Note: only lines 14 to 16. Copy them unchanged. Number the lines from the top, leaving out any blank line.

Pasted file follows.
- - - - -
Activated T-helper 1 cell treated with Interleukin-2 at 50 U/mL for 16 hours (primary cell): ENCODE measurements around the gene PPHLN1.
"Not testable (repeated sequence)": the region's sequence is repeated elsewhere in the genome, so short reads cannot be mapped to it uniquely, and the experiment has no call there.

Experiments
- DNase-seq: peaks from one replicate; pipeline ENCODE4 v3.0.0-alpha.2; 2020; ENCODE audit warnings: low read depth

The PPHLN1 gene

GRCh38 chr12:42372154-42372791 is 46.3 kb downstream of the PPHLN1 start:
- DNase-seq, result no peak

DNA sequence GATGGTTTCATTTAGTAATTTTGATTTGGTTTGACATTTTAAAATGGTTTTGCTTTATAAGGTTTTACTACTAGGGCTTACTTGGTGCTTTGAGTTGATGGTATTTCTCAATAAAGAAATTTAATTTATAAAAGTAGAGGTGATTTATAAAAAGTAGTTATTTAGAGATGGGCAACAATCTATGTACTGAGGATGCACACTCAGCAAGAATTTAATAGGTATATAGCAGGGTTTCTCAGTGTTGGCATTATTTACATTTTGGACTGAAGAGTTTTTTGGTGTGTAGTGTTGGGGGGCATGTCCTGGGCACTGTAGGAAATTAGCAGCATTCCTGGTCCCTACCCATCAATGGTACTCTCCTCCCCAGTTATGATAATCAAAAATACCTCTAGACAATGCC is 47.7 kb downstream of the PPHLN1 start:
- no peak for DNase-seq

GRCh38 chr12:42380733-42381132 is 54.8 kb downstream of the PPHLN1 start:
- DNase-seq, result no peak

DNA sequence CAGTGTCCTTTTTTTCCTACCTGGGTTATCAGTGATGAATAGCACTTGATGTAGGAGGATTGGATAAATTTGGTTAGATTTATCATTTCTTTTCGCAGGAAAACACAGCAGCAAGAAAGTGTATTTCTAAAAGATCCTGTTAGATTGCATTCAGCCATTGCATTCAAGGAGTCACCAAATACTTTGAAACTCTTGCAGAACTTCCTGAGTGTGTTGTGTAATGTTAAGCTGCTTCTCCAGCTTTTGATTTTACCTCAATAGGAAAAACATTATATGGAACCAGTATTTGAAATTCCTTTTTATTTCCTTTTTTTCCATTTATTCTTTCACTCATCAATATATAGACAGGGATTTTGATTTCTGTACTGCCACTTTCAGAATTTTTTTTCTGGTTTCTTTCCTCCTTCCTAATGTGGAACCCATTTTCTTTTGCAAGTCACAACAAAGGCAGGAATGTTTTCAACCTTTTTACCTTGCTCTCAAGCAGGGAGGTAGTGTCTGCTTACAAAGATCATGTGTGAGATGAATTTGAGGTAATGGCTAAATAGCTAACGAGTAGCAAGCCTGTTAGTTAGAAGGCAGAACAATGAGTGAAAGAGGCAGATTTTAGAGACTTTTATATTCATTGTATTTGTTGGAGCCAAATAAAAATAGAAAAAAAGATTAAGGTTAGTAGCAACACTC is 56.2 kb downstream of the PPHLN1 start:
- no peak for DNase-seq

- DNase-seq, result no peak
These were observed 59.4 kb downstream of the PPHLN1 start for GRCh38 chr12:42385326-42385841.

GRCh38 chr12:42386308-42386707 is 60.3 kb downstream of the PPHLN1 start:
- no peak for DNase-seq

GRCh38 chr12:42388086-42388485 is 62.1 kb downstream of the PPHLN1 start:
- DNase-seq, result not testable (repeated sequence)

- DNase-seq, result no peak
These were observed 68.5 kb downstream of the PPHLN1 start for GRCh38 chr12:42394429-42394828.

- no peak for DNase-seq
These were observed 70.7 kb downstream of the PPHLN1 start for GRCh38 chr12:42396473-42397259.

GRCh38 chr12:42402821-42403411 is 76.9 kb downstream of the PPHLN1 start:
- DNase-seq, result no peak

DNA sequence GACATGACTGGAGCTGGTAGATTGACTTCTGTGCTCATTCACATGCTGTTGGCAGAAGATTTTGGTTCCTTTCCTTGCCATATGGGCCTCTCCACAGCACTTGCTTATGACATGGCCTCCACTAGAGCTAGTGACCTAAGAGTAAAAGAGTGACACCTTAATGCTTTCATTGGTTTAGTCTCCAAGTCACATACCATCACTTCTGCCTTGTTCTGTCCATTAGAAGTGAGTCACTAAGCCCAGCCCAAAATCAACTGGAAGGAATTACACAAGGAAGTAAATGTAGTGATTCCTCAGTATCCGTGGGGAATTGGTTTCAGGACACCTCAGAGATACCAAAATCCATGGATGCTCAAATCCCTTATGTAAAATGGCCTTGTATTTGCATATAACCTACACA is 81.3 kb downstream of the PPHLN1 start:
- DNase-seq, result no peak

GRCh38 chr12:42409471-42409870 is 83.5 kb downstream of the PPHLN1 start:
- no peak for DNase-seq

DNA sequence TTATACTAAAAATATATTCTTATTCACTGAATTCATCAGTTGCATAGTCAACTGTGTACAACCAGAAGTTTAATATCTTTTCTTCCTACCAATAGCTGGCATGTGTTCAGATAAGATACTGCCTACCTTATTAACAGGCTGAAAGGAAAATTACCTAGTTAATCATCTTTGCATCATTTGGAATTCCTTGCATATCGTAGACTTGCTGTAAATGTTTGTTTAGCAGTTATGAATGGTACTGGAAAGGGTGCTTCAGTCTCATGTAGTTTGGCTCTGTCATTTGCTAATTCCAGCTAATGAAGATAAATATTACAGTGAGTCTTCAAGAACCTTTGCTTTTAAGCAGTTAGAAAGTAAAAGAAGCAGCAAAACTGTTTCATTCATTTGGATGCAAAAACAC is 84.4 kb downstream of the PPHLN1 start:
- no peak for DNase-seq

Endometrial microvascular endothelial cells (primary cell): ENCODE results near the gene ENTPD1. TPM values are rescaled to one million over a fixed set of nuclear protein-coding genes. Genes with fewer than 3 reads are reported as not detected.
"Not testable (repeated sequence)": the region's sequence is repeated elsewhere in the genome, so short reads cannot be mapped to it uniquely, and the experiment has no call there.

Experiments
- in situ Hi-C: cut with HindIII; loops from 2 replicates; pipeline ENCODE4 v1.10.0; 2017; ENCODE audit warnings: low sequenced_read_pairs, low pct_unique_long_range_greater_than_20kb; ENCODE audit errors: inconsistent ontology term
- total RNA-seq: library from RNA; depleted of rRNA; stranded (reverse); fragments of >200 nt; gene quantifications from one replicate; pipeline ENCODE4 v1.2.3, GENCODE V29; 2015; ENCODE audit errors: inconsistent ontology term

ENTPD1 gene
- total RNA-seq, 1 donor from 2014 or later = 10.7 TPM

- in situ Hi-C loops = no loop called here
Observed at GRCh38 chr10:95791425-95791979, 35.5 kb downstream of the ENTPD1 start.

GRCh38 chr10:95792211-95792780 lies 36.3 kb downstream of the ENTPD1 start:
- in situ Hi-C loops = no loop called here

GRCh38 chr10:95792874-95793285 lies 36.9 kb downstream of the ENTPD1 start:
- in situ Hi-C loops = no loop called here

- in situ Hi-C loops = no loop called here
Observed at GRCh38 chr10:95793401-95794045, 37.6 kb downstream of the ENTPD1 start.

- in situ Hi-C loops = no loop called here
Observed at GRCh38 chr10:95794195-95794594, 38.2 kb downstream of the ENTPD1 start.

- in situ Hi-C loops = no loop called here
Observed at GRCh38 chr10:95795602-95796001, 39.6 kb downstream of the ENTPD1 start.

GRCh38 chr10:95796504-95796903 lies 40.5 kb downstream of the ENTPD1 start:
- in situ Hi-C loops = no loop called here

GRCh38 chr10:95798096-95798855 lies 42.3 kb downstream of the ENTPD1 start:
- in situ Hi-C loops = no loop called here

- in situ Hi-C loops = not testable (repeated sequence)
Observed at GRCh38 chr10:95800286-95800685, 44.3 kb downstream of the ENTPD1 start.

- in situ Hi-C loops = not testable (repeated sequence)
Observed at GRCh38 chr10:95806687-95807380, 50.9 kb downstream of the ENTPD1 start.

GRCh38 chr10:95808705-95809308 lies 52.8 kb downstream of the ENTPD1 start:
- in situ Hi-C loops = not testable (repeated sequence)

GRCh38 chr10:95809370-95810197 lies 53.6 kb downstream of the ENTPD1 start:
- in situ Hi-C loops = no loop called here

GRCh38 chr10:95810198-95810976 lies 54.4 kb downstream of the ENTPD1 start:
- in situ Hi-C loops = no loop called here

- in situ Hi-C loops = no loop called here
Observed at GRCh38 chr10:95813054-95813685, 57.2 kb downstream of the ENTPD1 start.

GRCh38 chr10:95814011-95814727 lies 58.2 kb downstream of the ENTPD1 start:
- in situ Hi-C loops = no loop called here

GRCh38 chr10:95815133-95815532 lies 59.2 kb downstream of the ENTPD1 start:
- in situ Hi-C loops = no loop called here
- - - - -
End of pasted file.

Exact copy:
- DNase-seq, result no peak
These were observed 59.4 kb downstream of the PPHLN1 start for GRCh38 chr12:42385326-42385841.

GRCh38 chr12:42386308-42386707 is 60.3 kb downstream of the PPHLN1 start: